Darby says he was indeed compensated at times for his work with the feds, although he’s vague on the details except to say he turned down witness protection and a lump sum offered to people who testify in federal cases. He does say he is able to be independent because he has some money from his family. Darby sees his current role with the FBI as something akin to a “volunteer firefighter” and believes it to be a natural extension of his desire to do what’s right, no matter how uncomfortable. Yet with his decision to go undercover instead of any other of the myriad choices he had to change the direction of his life, Darby has effectively reinforced the notions that many in the activist community already had: that the Man is always out to get you, and you just can’t trust anyone.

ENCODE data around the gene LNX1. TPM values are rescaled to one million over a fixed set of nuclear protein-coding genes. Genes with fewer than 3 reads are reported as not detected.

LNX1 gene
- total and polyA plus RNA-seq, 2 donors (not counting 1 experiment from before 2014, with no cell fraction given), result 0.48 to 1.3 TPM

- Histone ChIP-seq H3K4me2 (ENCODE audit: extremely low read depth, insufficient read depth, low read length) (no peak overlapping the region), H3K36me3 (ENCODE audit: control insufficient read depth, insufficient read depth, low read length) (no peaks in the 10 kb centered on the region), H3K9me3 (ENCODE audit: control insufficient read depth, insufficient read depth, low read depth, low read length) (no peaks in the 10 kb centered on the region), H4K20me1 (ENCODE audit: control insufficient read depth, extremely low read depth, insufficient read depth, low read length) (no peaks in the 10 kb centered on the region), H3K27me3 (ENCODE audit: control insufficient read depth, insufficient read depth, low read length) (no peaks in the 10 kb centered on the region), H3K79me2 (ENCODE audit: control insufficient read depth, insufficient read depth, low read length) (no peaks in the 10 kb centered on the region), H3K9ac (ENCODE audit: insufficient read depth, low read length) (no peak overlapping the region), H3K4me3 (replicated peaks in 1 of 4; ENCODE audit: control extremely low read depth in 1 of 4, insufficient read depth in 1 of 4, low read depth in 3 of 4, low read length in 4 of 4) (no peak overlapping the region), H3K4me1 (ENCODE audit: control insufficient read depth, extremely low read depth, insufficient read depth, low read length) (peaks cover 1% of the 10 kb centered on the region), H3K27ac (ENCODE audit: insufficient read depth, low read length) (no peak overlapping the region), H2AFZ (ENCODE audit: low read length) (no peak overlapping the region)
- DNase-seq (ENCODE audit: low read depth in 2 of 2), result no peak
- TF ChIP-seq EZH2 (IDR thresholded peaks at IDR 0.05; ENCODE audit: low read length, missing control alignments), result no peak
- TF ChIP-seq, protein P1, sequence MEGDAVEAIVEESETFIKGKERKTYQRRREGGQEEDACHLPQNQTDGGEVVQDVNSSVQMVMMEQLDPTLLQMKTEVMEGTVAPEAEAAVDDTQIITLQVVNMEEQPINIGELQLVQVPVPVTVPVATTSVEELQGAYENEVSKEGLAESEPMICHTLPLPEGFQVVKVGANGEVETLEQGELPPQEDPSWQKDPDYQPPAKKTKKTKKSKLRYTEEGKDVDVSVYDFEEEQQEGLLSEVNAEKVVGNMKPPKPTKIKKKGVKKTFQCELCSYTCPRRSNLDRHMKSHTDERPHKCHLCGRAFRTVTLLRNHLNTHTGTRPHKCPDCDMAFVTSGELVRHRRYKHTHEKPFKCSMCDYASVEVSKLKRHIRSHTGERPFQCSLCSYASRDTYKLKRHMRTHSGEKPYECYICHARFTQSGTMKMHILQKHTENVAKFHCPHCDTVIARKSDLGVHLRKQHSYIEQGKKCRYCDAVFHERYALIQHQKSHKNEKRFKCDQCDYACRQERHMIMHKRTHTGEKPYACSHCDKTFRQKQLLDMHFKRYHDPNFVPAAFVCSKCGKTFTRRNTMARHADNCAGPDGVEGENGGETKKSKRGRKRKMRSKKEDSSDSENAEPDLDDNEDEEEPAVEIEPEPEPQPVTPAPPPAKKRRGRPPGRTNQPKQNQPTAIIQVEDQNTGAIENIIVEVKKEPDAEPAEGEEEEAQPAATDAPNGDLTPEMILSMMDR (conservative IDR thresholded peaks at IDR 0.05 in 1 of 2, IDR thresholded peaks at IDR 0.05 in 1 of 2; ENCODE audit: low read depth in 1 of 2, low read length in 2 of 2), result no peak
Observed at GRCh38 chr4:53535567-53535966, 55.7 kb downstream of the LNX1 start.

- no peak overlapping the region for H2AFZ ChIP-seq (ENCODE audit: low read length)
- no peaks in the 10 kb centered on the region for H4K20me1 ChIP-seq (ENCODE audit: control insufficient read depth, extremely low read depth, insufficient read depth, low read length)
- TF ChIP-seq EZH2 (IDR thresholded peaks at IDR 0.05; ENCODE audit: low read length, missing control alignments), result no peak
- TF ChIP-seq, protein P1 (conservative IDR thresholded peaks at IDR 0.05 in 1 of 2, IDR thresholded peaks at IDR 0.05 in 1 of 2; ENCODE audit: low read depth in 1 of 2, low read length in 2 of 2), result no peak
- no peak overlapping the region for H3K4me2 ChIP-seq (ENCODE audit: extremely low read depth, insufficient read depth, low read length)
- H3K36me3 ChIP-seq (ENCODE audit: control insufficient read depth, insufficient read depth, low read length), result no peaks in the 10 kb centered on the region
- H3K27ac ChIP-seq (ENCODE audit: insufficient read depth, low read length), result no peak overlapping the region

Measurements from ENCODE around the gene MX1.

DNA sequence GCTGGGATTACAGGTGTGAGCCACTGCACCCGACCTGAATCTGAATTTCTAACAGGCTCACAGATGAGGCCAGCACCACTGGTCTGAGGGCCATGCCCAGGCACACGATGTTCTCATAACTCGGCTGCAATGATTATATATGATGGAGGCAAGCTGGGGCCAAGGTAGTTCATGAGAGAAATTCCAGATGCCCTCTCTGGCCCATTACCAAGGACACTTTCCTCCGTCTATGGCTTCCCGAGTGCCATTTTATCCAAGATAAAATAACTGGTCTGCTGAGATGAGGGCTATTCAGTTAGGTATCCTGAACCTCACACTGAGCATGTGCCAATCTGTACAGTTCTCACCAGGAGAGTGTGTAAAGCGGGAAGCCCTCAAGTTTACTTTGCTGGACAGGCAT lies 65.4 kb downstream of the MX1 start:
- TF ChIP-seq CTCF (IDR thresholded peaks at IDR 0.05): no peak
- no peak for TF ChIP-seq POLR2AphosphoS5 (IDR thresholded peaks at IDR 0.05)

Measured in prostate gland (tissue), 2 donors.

Activist, adventurer, hero, revolutionary, informant. For his next transformation, Darby sees a future for himself in law enforcement. His first gig was surely a foot in the door.
BY DIANA WELCH, FRI., JAN. 23, 2009
Find this story at 23 January 2009